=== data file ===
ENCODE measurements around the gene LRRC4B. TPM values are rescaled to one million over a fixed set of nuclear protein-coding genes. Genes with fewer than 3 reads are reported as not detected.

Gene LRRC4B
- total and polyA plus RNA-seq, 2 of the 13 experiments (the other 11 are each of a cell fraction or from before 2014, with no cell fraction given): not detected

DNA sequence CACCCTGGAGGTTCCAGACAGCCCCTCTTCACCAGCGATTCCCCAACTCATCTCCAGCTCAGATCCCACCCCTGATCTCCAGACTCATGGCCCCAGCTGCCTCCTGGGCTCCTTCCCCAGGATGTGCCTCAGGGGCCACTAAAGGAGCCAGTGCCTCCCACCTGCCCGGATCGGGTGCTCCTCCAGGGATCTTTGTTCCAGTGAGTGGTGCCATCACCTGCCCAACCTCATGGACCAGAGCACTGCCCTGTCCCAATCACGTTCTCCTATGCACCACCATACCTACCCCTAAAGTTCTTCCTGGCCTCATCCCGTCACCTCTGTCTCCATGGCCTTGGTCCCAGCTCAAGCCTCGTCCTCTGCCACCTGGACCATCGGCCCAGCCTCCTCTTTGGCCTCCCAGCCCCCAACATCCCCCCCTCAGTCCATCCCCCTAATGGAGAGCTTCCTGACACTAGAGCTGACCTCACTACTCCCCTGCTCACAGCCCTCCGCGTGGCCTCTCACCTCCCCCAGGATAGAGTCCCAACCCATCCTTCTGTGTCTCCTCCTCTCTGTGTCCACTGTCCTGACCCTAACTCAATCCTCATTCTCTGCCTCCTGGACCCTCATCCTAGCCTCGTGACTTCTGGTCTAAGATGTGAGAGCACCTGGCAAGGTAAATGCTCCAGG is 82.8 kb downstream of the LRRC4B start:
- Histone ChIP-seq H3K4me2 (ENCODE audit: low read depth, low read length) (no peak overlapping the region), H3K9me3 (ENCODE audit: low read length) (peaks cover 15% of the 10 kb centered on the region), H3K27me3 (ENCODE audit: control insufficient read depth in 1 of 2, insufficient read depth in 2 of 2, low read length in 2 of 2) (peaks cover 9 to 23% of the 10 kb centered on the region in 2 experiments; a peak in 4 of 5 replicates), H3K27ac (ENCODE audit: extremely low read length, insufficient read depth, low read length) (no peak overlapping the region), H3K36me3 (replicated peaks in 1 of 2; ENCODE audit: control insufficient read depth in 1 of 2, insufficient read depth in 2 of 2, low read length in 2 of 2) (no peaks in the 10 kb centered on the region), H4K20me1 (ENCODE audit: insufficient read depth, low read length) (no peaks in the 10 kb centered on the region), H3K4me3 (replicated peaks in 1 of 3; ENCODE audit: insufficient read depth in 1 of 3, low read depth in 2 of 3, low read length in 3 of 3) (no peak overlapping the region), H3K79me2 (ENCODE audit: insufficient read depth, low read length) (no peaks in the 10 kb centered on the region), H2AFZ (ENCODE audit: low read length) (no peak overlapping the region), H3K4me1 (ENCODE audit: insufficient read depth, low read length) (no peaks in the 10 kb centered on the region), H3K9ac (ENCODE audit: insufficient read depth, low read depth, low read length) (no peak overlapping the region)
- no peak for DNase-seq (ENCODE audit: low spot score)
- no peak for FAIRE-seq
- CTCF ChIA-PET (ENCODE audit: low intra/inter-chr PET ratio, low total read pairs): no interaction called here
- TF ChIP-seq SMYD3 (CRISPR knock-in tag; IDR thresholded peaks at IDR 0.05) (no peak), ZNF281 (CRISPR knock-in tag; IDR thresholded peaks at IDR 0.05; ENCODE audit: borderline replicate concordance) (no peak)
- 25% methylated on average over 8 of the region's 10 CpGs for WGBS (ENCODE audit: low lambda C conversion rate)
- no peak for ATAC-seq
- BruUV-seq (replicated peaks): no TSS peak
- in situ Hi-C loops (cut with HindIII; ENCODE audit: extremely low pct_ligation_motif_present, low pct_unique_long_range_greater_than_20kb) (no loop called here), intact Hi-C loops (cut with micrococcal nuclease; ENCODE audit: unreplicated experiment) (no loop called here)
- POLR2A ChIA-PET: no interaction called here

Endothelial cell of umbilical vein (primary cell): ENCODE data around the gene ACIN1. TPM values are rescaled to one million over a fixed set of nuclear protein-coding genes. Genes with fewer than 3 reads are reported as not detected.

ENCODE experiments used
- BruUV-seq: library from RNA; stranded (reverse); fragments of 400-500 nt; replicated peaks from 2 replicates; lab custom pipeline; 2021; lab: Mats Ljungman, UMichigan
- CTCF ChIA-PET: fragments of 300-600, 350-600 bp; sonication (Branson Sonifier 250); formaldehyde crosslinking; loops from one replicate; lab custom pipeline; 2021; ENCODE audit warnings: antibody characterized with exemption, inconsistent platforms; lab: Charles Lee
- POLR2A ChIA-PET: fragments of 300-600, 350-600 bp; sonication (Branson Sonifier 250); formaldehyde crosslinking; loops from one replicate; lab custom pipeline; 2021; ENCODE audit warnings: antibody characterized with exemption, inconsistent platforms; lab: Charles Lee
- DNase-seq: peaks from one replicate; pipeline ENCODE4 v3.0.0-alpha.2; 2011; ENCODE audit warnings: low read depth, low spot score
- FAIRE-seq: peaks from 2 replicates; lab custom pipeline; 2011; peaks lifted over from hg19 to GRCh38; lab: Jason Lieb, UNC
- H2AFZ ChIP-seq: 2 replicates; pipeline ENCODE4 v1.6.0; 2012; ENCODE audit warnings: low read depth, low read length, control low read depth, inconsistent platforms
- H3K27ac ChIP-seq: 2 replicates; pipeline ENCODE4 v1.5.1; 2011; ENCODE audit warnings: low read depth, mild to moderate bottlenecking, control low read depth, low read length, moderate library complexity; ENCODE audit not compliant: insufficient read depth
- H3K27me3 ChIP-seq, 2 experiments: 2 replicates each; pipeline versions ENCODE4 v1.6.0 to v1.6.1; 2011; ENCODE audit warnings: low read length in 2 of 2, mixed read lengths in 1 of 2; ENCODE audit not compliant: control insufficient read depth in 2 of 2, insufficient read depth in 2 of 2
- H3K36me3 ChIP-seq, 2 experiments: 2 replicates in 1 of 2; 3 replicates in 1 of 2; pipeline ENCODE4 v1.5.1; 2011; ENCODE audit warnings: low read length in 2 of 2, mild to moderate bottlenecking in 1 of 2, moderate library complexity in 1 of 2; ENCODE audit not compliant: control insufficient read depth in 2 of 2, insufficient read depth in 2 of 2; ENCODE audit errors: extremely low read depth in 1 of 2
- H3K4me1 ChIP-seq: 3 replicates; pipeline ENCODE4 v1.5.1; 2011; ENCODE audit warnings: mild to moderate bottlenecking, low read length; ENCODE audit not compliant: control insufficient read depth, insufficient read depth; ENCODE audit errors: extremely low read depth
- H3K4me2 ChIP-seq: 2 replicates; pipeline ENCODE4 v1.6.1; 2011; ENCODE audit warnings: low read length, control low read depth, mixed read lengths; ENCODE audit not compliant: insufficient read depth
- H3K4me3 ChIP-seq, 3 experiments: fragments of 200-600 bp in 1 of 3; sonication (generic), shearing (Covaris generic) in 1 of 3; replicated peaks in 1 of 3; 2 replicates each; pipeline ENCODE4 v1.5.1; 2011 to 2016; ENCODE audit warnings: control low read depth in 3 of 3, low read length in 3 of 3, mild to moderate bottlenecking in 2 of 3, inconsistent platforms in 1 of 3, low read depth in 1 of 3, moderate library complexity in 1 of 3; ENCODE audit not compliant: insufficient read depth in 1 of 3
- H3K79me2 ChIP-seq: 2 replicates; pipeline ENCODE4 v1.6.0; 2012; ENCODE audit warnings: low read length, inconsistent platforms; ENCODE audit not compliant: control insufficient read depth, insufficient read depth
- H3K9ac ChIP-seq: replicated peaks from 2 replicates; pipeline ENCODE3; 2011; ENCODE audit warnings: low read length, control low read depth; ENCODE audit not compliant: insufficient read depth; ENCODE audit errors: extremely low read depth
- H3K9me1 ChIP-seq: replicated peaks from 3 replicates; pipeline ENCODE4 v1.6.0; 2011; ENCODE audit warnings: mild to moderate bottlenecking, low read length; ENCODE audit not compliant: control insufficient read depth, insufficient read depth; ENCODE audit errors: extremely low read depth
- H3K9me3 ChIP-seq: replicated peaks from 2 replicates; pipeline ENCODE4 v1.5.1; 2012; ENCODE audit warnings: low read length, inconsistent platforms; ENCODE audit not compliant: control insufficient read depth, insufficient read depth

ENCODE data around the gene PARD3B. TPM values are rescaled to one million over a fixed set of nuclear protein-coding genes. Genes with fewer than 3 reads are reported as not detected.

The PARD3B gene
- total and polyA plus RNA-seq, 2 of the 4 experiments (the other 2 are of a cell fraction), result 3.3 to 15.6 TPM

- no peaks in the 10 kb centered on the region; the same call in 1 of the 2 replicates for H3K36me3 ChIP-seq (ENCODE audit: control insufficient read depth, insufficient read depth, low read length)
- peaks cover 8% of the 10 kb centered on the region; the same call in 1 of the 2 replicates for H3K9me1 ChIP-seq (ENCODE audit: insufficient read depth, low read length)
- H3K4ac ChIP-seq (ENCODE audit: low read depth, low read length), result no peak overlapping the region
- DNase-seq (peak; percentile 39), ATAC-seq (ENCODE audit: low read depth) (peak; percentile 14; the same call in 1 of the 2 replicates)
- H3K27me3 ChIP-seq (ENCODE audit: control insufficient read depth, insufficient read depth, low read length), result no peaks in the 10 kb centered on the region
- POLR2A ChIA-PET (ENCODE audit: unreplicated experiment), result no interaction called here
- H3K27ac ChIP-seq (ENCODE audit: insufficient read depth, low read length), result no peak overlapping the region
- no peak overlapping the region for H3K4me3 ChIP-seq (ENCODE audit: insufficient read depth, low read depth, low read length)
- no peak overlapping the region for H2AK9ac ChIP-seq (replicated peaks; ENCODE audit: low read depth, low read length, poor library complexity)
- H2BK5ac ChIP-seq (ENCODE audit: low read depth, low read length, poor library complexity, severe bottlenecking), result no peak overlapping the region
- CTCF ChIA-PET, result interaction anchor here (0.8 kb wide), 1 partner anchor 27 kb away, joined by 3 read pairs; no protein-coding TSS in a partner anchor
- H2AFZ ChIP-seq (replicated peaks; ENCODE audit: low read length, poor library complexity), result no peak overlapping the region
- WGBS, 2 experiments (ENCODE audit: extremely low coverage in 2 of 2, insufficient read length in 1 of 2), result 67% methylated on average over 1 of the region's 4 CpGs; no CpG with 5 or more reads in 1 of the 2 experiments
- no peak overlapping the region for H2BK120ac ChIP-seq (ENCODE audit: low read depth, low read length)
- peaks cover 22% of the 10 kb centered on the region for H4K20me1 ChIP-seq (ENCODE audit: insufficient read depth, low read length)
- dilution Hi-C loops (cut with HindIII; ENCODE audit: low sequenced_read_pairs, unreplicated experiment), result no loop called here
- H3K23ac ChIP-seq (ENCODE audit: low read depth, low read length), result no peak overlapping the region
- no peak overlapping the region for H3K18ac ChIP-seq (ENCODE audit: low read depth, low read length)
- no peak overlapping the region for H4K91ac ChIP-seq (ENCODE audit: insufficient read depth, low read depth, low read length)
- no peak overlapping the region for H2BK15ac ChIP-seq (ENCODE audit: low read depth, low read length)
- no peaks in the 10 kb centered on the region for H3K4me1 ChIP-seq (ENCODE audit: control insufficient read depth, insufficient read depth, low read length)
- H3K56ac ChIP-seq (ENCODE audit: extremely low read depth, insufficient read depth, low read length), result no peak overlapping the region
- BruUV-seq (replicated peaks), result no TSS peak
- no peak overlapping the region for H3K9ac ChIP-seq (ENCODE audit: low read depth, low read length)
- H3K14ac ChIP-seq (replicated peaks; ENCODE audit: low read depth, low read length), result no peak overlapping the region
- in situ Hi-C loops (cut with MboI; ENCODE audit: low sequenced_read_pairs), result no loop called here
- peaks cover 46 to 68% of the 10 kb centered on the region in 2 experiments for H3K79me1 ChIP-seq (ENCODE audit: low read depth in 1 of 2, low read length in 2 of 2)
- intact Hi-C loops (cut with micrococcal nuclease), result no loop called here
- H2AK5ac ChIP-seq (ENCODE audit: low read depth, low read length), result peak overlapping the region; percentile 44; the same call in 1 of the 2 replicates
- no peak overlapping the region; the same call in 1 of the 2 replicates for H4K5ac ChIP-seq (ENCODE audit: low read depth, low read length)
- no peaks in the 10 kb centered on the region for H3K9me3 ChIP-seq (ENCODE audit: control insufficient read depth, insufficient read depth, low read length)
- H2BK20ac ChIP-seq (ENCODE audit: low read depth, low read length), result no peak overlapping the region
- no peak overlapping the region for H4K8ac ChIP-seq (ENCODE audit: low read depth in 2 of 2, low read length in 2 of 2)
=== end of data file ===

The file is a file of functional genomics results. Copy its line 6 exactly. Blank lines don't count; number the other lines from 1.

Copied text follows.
- no peak for DNase-seq (ENCODE audit: low spot score)